Over a week ago, I started a 7 blog posts in 7 days challenge called the “Your Turn Challenge” hosted by Winne Kao. Winnie, who works as the Special Projects Lead for Seth Godin, was encouraged to put together this challenge after she failed at her previous attempt to post to her blog everyday for a month.
After not having posted anything here for a month, I felt that this was a good way to get back into the swing of things and joined the hundreds of other writers who also participated. As you can see by the title of this post, I almost made it through the challenge and here are 7 things I learned along the way.
1. Goals are more fun when other people are involved.
When you step out to journey along a path, having others going in the same direction is definitely motivating and enjoyable. You have others to look to for inspiration, you can be helpful to others and you feel less alone.
2. In the end, you must do the work.
The flip-side to this togetherness is that you still have to do your own work. After the initial excitement wore off (around day 4 for me), I was faced with the realization that I had to find the oomph within myself to keep going. It didn’t matter as much what other people were doing because I still had to sit my butt down at a computer, think of something to write and then get to typing.
3. Failure is in the eye of the beholder.
When I didn’t post a new blog on day 7, I was very tempted to consider the whole thing a failure. I mean, Winnie considered posting “only” 29 out of 31 days in December a failure, so surely I should do the same with my 6 out of 7. Right? But that didn’t and doesn’t sit right with me. Sometimes failure can be a word that we use to shame ourselves and shut down any introspection around why we might not have finished what we started out saying we would do. Instead of considering this a failure and ending it there, I consider it a situation to learn from. In the end, I think I didn’t finish because I don’t really like writing on such a short timeline. I like to sit with what I write, sleep on it, come back to it and tweak it. That works for me best and doing this challenge made that clearer. To me, that is not a failure, but wonderful insight.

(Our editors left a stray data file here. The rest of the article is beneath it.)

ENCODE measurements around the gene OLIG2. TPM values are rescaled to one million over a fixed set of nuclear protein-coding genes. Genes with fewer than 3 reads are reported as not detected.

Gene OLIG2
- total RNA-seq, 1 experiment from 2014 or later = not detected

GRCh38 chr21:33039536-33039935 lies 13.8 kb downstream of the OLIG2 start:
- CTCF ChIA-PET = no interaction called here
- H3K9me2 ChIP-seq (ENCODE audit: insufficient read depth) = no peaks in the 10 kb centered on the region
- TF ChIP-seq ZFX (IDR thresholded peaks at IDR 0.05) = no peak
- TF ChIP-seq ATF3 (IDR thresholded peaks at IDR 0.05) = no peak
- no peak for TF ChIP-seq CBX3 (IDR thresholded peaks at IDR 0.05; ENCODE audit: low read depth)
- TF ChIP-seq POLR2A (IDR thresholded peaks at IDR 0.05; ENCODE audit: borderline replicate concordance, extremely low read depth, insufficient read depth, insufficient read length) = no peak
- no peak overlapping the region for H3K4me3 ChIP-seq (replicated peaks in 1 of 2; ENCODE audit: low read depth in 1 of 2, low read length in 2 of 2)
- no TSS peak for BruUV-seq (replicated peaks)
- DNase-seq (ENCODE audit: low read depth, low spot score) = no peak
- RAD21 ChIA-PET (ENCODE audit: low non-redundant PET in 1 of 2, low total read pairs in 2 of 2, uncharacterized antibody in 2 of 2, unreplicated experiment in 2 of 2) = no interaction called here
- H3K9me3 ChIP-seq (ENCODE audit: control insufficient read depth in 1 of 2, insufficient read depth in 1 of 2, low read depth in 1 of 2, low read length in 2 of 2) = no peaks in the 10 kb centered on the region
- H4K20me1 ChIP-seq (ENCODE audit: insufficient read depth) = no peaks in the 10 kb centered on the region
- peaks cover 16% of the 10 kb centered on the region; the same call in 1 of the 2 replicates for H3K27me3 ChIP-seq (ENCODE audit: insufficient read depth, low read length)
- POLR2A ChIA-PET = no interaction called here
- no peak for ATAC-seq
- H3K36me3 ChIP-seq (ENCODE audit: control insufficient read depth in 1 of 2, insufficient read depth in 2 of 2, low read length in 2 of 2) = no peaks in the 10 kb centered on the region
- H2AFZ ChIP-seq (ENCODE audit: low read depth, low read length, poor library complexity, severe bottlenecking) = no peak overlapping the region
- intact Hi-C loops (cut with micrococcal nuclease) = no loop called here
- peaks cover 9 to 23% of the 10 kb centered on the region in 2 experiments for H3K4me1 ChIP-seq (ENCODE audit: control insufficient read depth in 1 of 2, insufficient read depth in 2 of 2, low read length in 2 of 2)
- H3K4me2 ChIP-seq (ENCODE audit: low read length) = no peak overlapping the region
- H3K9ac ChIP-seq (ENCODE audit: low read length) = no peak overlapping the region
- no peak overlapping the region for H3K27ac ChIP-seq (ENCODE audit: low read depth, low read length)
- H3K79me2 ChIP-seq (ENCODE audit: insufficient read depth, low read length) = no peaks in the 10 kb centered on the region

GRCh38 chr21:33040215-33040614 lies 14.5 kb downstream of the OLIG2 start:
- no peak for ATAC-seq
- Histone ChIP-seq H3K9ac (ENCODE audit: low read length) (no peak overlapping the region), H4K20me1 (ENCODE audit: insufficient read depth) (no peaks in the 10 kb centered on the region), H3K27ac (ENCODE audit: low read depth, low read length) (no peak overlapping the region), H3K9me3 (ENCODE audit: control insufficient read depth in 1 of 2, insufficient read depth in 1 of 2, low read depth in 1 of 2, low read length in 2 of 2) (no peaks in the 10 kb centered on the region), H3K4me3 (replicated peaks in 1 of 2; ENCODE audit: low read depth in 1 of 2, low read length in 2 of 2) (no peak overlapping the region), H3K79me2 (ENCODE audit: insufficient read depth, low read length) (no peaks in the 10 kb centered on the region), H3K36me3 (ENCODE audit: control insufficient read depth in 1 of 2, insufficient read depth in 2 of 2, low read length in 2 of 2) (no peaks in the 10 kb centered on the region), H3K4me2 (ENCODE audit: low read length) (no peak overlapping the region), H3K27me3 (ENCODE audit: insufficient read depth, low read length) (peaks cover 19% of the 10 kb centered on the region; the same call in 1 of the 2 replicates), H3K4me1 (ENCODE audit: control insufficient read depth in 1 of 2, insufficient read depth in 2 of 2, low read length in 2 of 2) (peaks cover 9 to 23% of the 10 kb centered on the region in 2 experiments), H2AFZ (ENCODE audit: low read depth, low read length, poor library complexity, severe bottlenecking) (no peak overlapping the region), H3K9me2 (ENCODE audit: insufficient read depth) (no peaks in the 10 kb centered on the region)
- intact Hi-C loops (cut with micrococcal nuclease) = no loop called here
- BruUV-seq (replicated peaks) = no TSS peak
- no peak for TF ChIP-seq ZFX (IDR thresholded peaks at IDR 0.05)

4. Sometimes you don’t know what you want to do until you try it.
Like I said above, I didn’t realize how much I liked to write and sit with things a little bit longer until I did that challenge. Doing so allowed me to learn what I wanted to do more than if I had just sat and thought about it. I also was reminded that I love writing things when I have something I want to share and dislike writing things because I just have to get something out.
5. Sometimes you don’t know what you can do until you try it.
I also wondered if I could write a blog post every day. Being a person who likes to sit with things, I wasn’t so sure I was even capable of coming up with new things to write about on such a quick time table. Again, thinking about it didn’t help me figure it out. I just kind of assumed that I wasn’t capable. Experience proved otherwise. Even though I realized that I don’t really enjoy writing like that, it is a good feeling to know that, for the most part, I’m capable of doing it.
6. Resistance is a powerful procrastination machine.
After day 4, I noticed some resistance coming up. Resistance can mean many things (fear, doubt, anger…), but the end result seems to be procrastination. As I resisted finishing the challenge, I noticed that my posting times got later and later in the day. I wish I could say that I was more aware of this in the moment, but in hindsight, I see it a lot more clearly. I think if I attempt another challenge, I would like to do a better job of practicing mindfulness techniques to notice when I am acting (or not acting) from resistance and see if I can tell why.
7. Doing something every day primes the pump for more.
I will admit that writing every day did help get me back in the flow of writing more. I think it’s a bit like exercising a muscle. Even though I am not going to continue on with the daily posting schedule, I have noticed that I have been writing more personally. Writing every day made it easier to write every day, even if it was in a different way that I imagined.
So that’s what I learned, I hope you found it helpful or at least interesting! Leave a comment to share your thoughts on the challenge or a time when you tried to do a challenge.
And if you missed any of the other 6 posts, check them out here: